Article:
A New England Prison Diary

Slander, Religion, and Markets in Early America

Subjects: History, American History, Historical Methods and Theory, Political Science, American Politics
Paperback : 9780472051816, 256 pages, 10 B&W illustrations, 3 maps, 6 x 9, June 2012
Hardcover : 9780472071814, 256 pages, 10 B&W illustrations, 3 maps, 6 x 9, June 2012
Ebook : 9780472028528, 240 pages, 10 halftones, 3 maps, June 2012
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A microhistorical examination of early American culture

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In 1812, New Hampshire shopkeeper Timothy M. Joy abandoned his young family, fleeing the creditors who threatened to imprison him. Within days, he found himself in a Massachusetts jailhouse, charged with defamation of a prominent politician. During the months of his incarceration, Joy kept a remarkable journal that recounts his personal, anguished path toward spiritual redemption. Martin J. Hershock situates Joy's account in the context of the pugnacious politics of the early republic, giving context to a common citizen's perspective on partisanship and the fate of an unfortunate shopkeeper swept along in the transition to market capitalism.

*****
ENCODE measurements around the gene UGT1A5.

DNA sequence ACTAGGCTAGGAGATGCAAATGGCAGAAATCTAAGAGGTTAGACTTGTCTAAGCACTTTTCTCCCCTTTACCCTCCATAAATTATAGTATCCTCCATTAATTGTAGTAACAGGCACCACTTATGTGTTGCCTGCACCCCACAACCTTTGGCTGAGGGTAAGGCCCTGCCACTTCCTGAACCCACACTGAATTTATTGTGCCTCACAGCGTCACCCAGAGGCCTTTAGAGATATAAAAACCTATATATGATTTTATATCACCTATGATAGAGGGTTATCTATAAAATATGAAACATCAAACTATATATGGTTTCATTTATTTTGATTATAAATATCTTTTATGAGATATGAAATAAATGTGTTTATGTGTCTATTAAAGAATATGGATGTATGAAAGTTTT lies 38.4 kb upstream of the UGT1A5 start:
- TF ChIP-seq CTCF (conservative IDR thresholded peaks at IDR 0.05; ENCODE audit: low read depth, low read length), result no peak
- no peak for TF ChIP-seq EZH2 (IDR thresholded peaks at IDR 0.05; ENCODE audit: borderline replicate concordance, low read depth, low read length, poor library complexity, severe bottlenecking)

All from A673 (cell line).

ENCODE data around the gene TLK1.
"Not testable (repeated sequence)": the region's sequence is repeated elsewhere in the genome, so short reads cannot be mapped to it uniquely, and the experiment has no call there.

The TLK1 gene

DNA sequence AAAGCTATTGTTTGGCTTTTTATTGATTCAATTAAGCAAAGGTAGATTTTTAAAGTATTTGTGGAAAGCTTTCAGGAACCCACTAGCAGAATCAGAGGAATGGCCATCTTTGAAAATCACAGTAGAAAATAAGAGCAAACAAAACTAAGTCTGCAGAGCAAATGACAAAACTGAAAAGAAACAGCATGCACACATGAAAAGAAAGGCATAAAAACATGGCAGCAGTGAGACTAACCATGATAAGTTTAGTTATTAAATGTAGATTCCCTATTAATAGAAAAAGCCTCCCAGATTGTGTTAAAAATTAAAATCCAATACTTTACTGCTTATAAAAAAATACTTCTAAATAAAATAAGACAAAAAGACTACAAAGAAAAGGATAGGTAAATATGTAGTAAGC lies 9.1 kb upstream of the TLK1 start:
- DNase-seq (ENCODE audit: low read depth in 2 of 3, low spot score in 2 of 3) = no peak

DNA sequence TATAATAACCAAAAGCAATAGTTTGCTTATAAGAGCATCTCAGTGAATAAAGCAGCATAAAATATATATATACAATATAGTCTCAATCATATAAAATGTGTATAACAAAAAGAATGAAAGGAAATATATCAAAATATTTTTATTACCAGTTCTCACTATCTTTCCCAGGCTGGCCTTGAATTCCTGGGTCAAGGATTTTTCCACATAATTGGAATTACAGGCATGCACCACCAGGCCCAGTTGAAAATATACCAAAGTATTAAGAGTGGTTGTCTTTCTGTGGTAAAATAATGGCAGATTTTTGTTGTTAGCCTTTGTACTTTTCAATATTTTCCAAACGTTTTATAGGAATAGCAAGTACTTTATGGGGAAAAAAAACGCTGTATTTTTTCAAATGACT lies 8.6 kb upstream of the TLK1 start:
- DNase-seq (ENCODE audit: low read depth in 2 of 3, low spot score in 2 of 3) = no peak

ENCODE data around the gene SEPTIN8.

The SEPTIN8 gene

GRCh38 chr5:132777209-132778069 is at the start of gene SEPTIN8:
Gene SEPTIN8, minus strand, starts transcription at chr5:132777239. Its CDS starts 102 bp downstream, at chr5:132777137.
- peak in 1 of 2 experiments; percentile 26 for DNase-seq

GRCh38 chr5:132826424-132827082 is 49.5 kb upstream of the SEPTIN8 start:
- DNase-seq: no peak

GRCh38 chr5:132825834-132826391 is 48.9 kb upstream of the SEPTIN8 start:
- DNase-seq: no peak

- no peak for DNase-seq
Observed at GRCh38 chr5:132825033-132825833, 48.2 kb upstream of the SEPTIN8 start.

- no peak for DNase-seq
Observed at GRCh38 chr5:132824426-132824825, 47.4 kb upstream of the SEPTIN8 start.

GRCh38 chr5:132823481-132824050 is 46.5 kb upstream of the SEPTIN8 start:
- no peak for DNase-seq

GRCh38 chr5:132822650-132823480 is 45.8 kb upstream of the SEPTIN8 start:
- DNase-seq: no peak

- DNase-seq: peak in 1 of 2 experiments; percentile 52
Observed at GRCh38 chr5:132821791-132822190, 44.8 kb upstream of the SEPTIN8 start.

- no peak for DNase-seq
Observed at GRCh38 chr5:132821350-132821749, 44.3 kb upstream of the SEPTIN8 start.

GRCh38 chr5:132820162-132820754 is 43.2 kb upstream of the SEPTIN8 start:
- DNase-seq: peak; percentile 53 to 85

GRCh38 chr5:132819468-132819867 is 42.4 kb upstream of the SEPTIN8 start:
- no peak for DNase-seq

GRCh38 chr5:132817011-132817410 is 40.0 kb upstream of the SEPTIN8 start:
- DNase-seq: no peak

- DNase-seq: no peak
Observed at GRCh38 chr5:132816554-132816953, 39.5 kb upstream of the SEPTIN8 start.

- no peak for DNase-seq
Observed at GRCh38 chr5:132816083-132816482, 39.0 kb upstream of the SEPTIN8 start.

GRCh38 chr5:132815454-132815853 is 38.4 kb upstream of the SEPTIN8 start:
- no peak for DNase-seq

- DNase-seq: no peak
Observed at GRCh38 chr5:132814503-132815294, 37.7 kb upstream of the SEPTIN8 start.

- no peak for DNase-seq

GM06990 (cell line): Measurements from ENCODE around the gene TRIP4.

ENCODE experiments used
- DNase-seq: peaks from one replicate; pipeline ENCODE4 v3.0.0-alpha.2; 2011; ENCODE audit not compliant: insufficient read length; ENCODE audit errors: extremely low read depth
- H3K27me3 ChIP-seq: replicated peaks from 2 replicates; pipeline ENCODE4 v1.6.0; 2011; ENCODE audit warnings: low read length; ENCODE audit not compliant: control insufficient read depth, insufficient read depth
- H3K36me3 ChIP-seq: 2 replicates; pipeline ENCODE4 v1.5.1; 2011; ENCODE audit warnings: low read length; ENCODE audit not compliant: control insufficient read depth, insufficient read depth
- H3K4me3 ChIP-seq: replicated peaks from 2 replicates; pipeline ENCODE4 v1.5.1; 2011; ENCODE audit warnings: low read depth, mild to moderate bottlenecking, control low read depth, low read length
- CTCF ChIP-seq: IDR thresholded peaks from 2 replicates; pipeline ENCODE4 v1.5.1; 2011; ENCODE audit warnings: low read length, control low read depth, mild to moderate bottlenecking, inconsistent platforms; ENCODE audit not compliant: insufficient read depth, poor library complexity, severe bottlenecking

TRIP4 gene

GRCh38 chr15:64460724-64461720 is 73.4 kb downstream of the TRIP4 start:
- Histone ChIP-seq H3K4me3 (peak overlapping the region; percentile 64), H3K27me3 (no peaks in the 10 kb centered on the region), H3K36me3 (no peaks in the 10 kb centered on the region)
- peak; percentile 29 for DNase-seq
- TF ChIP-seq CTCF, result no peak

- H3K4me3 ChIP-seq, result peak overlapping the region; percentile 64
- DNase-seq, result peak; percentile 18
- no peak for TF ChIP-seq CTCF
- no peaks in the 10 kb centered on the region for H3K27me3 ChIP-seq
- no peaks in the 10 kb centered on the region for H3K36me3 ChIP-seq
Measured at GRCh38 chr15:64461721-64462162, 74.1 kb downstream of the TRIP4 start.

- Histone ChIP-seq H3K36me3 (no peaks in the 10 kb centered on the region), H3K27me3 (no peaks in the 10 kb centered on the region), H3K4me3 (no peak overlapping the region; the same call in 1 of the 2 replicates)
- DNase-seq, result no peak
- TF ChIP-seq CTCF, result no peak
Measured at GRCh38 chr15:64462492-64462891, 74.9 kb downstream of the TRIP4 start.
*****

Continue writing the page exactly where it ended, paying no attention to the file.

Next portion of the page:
In addition to this close-up view of an ordinary person's experience of a transformative period, Hershock reflects on his own work as a historian. In the final chapter, he discusses the value of diaries as historical sources, the choices he made in telling Joy's story, alternative interpretations of the diary, and other contexts in which he might have placed Joy's experiences. The appendix reproduces Joy's original journal so that readers can develop their own skills using a primary source.

Martin J. Hershock is Dean of the College of Arts, Sciences, and Letters and Professor of History at the University of Michigan, Dearborn.